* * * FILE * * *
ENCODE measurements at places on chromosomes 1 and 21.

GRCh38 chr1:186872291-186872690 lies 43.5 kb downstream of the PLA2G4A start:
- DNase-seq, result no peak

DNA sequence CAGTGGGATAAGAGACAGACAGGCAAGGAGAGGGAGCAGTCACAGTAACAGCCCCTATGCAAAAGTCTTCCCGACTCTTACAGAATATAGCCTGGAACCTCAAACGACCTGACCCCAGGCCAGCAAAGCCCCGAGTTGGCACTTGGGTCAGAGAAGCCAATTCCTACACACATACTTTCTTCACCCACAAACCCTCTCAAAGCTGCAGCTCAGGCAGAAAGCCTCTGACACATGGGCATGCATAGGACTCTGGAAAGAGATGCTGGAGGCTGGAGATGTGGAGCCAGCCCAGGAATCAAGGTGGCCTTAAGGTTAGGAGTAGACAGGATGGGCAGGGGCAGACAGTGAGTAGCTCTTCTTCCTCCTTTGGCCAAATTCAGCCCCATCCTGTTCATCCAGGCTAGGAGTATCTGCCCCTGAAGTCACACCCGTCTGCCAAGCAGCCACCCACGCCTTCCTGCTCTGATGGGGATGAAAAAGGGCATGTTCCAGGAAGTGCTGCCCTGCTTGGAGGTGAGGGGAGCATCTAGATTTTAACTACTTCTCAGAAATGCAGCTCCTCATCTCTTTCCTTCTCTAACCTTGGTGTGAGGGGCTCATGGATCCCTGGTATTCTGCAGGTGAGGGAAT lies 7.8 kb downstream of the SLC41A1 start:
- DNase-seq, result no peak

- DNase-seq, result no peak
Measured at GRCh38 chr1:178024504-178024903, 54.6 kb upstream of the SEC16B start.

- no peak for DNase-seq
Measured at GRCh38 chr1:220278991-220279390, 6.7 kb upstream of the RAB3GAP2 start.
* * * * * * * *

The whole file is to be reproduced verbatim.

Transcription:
ENCODE measurements at places on chromosomes 1 and 21.

GRCh38 chr1:186872291-186872690 lies 43.5 kb downstream of the PLA2G4A start:
- DNase-seq, result no peak

DNA sequence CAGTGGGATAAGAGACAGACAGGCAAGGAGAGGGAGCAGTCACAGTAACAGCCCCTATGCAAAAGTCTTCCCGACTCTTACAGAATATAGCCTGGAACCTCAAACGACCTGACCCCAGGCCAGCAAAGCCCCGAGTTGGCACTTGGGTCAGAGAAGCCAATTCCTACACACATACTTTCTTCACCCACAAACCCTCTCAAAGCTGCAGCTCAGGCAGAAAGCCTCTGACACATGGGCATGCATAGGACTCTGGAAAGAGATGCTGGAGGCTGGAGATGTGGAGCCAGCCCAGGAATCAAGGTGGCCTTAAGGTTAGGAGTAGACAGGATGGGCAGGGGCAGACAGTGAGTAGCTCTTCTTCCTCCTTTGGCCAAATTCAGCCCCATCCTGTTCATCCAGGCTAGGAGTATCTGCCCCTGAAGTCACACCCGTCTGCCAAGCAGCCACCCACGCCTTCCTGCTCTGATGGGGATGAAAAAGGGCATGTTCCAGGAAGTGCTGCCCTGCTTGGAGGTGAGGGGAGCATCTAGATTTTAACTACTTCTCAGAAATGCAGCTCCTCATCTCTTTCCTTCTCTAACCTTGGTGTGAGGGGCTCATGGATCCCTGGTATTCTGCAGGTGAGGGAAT lies 7.8 kb downstream of the SLC41A1 start:
- DNase-seq, result no peak

- DNase-seq, result no peak
Measured at GRCh38 chr1:178024504-178024903, 54.6 kb upstream of the SEC16B start.

- no peak for DNase-seq
Measured at GRCh38 chr1:220278991-220279390, 6.7 kb upstream of the RAB3GAP2 start.